“The United States calls on Iran to cooperate fully and transparently with international aid and health organizations,” the statement added. “We will continue to work closely with countries in the region to help address unmet needs in response to the virus.”
The next day, Mr. Pompeo appeared in front of the House Foreign Affairs Committee to discuss the administration’s Iran policy and the assassination of the commander of the Islamic Revolutionary Guards Corps’ Qods Force (IRGC-QF) Lieutenant General Ghasem Soleimani, who died on Jan. 3, in a targeted drone strike on Baghdad International Airport.
“We have made offers to the Islamic Republic of Iran to help,” Pompeo said during the hearing. “We have made it clear to others around the world and in the region that humanitarian help to push back against the coronavirus in Iran is something the United States of America fully supports.”
The Iranian Foreign Ministry was quick to reject the U.S. offer, calling it “ridiculous.”
A tweet by the Iranian Foreign Ministry (@IRIMFA) on Feb. 28, said: “The U.S. Secretary’s offer to help Iran with coronavirus comes from a country that has used economic terrorism to pressure Iranian people, making it impossible for them even to purchase medical equipment and medicine. The offer is only a political and psychological game and is utterly ridiculous.”
“Iran does not have robust health infrastructure and the government there not sharing coronavirus information, says Pompeo, adding U.S. willing to assist it to help respond to the spread of the disease,” A tweet by Steve Herman of the Voice of America (VoA) said on the same day. “This offer of help from the State Department to Iran for the coronavirus outbreak has already been rejected by the foreign ministry in Tehran, where a spokesman calls it ‘ridiculous.’”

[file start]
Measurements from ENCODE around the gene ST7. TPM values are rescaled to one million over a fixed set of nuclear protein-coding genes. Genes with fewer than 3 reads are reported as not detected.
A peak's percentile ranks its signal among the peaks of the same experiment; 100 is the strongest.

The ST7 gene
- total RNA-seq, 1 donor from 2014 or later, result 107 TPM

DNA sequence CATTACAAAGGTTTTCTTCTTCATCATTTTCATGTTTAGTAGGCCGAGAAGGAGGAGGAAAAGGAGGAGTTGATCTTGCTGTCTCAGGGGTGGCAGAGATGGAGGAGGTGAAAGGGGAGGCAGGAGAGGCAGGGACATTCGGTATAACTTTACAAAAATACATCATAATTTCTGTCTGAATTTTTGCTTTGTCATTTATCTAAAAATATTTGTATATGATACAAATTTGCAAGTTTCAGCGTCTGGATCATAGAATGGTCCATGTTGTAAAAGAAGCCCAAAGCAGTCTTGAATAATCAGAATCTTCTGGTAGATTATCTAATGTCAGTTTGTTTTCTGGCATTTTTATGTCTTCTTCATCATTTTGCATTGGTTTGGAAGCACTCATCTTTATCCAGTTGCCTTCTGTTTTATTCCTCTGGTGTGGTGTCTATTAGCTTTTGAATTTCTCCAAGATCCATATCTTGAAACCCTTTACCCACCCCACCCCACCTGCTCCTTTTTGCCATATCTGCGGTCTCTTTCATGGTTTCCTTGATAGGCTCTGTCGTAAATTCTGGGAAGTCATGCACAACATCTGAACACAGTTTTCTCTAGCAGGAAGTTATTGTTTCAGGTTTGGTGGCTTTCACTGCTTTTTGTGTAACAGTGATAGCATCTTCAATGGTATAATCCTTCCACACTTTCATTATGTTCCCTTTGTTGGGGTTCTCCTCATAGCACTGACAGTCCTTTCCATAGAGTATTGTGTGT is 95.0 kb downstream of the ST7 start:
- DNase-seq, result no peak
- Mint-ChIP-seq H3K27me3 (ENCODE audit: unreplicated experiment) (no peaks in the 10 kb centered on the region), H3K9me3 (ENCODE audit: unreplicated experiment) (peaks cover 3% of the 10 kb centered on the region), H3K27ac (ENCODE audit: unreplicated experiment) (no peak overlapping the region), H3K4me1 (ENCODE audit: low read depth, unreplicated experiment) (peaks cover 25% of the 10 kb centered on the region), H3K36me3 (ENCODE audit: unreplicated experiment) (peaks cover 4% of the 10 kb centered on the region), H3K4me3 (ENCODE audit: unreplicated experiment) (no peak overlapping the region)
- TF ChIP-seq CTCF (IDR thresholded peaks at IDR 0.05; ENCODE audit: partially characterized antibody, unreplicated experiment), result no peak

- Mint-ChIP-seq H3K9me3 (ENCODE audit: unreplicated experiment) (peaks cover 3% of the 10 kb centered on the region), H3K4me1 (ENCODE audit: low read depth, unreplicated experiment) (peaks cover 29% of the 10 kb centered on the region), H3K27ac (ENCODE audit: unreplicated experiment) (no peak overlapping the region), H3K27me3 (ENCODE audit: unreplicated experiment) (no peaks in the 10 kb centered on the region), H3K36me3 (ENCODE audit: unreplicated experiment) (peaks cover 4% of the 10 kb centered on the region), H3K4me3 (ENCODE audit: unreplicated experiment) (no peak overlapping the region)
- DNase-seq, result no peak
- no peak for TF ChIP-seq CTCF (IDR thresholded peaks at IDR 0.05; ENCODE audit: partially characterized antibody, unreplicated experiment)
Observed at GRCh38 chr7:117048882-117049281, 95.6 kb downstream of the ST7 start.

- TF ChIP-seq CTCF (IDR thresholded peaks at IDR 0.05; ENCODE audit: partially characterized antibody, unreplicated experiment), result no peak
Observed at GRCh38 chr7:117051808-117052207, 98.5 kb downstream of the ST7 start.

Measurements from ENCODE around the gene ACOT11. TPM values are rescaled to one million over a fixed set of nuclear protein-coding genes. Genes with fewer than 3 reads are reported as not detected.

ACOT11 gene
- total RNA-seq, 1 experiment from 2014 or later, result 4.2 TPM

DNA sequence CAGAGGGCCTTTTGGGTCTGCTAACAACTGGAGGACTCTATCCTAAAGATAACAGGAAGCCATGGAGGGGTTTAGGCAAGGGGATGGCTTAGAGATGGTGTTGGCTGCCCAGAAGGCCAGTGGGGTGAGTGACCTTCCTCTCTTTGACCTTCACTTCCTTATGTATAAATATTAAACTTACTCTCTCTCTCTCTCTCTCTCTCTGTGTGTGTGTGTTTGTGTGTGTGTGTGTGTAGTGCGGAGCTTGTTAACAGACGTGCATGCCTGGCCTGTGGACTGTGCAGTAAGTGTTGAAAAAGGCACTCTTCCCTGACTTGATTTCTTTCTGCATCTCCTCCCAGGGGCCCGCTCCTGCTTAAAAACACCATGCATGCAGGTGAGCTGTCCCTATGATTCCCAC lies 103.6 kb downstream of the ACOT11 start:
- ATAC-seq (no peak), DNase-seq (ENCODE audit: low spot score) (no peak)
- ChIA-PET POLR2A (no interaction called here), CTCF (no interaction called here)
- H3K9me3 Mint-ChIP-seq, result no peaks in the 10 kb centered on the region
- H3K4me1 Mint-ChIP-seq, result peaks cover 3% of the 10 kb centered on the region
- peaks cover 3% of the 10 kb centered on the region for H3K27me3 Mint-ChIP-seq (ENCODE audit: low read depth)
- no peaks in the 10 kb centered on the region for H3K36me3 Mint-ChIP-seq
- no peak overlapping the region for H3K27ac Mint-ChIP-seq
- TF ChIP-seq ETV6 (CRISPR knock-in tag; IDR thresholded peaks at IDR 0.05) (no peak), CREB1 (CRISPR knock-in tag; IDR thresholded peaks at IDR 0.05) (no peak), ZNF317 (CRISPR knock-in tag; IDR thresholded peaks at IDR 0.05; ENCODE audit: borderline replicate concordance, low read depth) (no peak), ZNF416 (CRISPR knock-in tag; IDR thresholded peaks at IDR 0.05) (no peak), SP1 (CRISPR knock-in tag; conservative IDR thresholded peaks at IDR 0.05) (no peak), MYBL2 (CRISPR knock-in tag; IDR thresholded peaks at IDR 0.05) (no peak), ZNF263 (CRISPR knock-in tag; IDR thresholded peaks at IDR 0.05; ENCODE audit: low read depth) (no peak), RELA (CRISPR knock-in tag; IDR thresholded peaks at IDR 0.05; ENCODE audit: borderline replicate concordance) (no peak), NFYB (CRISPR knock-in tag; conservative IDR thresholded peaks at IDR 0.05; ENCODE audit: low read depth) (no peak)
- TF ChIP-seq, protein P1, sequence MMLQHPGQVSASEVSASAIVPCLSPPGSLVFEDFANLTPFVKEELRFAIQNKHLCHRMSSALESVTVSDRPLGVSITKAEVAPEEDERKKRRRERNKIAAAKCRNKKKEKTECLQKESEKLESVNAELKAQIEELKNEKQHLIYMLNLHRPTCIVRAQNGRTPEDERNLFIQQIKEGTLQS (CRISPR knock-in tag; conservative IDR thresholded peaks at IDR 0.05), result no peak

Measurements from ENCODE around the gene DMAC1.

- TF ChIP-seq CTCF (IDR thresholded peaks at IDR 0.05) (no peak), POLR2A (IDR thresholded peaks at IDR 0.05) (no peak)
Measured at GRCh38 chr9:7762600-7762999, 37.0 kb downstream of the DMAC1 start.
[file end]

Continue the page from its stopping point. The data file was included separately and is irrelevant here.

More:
Meanwhile, Iran is rife with conspiracy theories that promote the absurd notion that the U.S. is behind every problem in the world.
A social media user, @GhadiriNetwork, tweeted: “Trump kept his promise of attacking 52 cultural sites in Iran. The virus has attacked all cultural, scientific, educational, and religious centers in Iran.”
The “52 cultural sites” was a reference to a tweet President Trump posted on Jan. 3, when tensions between Iran and the U.S. were reaching boiling point. He said: “Targeted 52 Iranian sites (representing the 52 American hostages taken by Iran many years ago), some at a very high level & important to Iran & the Iranian culture, and those targets, and Iran itself, WILL BE HIT VERY FAST AND VERY HARD. The USA wants no more threats!”
Meanwhile, some Gulf States such as Kuwait and Qatar have shipped medical supplies and medicines to Iran.
A tweet by Kayhan London on March 5 said: “Qatar Airways has delivered the second international humanitarian aid shipment to Iran.”
The accompanying footage showed airport workers offloading supplies from a Qatar Airways cargo plane at an Iranian airport.
[Translated from Persian by Fardine Hamidi]